Best Ball Rankings: RBs to Take a Stance On in 2022 (Fantasy Football)

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Last week, I kicked off my “Players to Take a Stance On in Best Ball” series with the QB position. You can find that article here.

This week, we’re turning our attention to the RB position and trying to identify players that we have ranked higher than the consensus according to ADP in our Best Ball Rankings. To get access to these rankings and the Best Ball Primer, be sure to check out the UDK+!

Aaron Jones, Green Bay Packers

Underdog ADP: RB9
Consensus Best Ball Ranking: RB7

When best ball season opened a couple of months ago, Aaron Jones was going in Round 3 on Underdog, making him one of the best early season values. Since then, drafters have come around to the idea that Jones can pop off for a huge season, as he’s now consistently going in Round 2. Even so, we still feel like he’s undervalued at his current ADP.

Davante Adams vacates over 30% of Green Bay’s touchdowns, receiving yards and targets, creating massive opportunity for one of Green Bay’s playmakers to have a career year. While it may seem logical to try to identify the WR(s) that could fill the Adams void, we know through Kyle’s research that vacated targets actually go to the running back position more often than not. With a pass catching back like Jones who has excelled in the receiving game throughout his career, it makes all the sense in the world that Jones could set career bests in receiving while also being a focal point of the offense in 2022.

Aaron Jones has played 8 games without Adams in his career, and in those games, he averages nearly 23 PPR points per game. A year ago, Jones was consistently going at the 1/2 turn in best ball, and now his opportunity got even better. For a back who saw the 5th most targets at the position last year and who’s averaged 5.6 yards per touch in his career, the path to fantasy football success is clear as day.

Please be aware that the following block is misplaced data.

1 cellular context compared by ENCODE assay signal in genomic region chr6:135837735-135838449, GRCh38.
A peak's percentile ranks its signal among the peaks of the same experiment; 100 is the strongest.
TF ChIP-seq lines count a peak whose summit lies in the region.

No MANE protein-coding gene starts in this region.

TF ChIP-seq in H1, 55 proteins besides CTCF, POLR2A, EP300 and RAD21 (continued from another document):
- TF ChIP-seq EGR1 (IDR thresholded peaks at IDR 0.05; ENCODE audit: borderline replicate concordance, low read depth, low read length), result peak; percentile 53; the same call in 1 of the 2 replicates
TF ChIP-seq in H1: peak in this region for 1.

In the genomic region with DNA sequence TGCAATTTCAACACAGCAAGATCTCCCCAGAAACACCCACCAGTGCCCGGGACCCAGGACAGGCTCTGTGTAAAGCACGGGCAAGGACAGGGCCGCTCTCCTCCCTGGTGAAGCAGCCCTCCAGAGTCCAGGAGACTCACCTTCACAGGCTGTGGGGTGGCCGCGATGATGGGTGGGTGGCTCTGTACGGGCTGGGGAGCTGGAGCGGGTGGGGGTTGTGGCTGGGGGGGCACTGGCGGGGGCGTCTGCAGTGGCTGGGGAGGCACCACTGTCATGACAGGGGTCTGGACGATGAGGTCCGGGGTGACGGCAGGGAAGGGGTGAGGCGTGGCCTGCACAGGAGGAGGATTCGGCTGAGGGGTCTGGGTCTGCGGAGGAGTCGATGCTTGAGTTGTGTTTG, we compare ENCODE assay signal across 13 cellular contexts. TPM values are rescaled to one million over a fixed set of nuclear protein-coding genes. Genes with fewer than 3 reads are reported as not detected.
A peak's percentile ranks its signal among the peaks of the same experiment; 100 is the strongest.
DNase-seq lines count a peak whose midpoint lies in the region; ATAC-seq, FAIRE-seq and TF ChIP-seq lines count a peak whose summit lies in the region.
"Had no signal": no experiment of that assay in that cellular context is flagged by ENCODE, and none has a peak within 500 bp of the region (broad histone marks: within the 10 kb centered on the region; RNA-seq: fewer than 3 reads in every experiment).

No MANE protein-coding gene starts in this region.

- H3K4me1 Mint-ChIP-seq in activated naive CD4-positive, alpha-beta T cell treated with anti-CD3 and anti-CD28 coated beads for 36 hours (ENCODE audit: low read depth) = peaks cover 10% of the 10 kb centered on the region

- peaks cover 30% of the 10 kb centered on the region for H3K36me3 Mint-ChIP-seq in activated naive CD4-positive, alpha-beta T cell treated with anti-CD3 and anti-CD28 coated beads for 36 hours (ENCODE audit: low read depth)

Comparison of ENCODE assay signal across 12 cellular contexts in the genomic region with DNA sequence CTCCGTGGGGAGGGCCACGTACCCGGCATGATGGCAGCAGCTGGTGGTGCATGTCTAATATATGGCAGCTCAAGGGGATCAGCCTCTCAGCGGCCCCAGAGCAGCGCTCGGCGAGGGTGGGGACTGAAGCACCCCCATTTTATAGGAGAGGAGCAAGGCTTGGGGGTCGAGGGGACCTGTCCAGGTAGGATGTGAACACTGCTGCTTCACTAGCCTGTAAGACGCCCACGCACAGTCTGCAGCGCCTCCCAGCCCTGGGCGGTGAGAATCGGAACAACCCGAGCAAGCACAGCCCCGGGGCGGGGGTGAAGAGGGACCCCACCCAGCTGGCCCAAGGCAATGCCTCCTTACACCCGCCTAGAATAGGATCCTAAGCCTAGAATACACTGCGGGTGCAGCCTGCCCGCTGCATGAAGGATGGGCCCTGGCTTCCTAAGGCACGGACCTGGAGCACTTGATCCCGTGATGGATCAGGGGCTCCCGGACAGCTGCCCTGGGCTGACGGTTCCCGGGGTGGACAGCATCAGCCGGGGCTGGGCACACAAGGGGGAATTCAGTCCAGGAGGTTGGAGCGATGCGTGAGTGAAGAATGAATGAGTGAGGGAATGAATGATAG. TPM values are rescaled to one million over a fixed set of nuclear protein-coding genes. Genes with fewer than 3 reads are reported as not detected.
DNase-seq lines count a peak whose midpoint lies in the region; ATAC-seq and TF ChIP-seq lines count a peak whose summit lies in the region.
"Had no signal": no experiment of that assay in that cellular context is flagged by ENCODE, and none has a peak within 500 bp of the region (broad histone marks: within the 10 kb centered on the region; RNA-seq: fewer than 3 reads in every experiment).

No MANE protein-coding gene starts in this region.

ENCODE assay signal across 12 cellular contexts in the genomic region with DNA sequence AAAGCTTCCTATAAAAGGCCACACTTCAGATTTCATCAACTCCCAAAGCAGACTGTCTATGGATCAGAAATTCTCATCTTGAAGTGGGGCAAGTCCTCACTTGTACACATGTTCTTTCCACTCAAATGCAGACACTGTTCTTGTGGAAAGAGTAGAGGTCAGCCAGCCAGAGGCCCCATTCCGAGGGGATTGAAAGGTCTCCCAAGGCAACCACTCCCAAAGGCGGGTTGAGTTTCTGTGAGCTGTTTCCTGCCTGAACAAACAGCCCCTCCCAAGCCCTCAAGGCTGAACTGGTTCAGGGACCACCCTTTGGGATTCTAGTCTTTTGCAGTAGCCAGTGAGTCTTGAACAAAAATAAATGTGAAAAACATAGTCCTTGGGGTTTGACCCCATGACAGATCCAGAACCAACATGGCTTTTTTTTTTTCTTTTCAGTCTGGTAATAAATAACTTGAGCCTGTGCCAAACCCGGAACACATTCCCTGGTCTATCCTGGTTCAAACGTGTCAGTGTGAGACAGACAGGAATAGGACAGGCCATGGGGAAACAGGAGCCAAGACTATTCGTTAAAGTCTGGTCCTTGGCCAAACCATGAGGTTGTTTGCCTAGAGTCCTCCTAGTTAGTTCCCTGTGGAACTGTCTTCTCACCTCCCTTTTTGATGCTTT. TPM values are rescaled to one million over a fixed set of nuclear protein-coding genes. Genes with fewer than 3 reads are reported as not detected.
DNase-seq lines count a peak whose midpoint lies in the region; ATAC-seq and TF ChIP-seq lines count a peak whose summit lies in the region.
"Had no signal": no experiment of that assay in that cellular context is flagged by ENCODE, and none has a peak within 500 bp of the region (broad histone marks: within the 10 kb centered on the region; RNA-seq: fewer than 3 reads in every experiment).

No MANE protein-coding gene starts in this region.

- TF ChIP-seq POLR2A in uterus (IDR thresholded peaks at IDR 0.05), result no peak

Bonus – AJ Dillon: While we’re extremely bullish on Aaron Jones‘ opportunity and love him in the 2nd round of best ball, we’re also in on A.J. Dillon at his current RB25 price tag. Dillon is a unique best ball player given that he not only has stand-alone value, but in the event Aaron Jones misses time, Dillon would be a top-5 fantasy option at the position in every week Jones is out. Historically speaking, the hit rate for backs like Jones and Dillon are extremely favorable. Over the last decade, two RBs on the same team both eclipsed 200+ touches seven different times, and every time both backs finished inside the top-24 at the position. More specifically, the 2nd RB taken in these backfields outperformed their ADP every single time. If playing in best ball tournaments, we’d recommend taking Jones OR Dillon to try to maximize upside, but both of these guys are rock solid selections in 2022.

Leonard Fournette, Tampa Bay Buccaneers

Underdog ADP: RB11
Consensus Best Ball Ranking: RB10

Uncle Lenny aka Playoff Lenny aka Lombardi Lenny was left for dead a few years ago after his career went south in Jacksonville, but he’s found the fountain of youth with Tom Brady in Tampa Bay. Fournette missed Weeks 16 and 17 with an injury but prior to that, he was elite for fantasy. It wasn’t until Week 4 that Fournette really took control of the Tampa backfield, but when he did, he was incredible. Len was the RB3 from Week 4-15 and had one of, if not the, best roles of any running back in the league.